The reaction of the molten zinc with the steel during the hot dip galvanizing process results in a coating that is metallurgically bonded to the steel. The coating is not a simple zinc coating over the steel substrate but, rather a series of hard iron/zinc alloys that become more zinc rich towards the outer surface of the coating.
These alloys provide for an adherent coating that is harder than the underlying steel providing very good resistance against mechanical damage. The coating also thickens over corners providing excellent protection over areas that tend to be thinly coated and poorly protected using alternative coatings.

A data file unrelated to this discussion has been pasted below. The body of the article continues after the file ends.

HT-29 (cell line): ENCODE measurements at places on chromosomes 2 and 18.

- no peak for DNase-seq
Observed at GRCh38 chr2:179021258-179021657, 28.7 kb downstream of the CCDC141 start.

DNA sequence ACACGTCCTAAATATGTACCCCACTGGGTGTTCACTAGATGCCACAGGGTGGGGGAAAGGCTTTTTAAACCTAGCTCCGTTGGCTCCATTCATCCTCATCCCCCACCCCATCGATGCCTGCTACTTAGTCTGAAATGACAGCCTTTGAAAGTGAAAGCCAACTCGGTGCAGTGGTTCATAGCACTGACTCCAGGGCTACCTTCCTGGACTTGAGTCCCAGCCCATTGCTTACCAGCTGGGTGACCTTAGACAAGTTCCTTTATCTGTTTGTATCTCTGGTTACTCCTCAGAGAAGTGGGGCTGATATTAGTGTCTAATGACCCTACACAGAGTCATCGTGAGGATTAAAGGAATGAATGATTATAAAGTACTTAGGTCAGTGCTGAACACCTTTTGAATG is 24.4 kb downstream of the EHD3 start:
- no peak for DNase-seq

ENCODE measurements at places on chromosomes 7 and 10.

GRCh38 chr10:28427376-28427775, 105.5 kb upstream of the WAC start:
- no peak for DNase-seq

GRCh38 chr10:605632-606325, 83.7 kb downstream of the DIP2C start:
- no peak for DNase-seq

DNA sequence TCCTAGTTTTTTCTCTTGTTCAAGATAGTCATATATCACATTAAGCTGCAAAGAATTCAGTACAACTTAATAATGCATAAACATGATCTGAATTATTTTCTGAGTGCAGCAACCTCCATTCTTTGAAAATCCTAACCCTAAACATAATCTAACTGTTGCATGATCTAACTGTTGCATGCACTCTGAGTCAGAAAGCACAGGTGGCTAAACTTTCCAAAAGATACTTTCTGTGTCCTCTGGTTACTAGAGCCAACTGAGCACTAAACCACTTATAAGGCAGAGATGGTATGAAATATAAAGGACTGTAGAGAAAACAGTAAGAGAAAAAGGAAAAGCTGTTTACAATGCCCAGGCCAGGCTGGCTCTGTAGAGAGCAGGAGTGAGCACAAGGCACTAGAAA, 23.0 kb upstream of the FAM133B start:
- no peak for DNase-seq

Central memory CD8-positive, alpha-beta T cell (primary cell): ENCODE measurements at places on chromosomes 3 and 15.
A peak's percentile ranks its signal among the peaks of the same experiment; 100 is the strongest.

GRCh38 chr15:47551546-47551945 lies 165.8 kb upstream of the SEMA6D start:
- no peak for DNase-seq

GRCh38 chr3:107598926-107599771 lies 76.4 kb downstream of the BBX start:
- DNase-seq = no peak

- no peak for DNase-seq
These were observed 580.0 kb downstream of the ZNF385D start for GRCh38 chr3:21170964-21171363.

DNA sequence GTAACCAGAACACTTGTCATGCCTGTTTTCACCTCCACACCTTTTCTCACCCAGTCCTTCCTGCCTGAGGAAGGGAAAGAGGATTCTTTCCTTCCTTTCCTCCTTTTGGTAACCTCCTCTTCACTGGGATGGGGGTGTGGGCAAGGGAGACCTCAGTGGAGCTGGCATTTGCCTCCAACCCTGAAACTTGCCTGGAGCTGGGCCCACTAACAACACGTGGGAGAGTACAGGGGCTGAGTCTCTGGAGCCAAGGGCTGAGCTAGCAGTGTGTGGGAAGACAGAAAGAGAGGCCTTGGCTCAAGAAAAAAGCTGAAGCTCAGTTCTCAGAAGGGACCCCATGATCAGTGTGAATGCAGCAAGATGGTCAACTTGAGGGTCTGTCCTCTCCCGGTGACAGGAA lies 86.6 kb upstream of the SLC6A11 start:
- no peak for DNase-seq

Should an exposed area of steel occur, the zinc surface will preferentially corrode at a slow rate and protect the steel. This preferential protection is termed cathodic protection and, where damage is small, the protective corrosion properties of zinc will fill the exposed area arresting attack.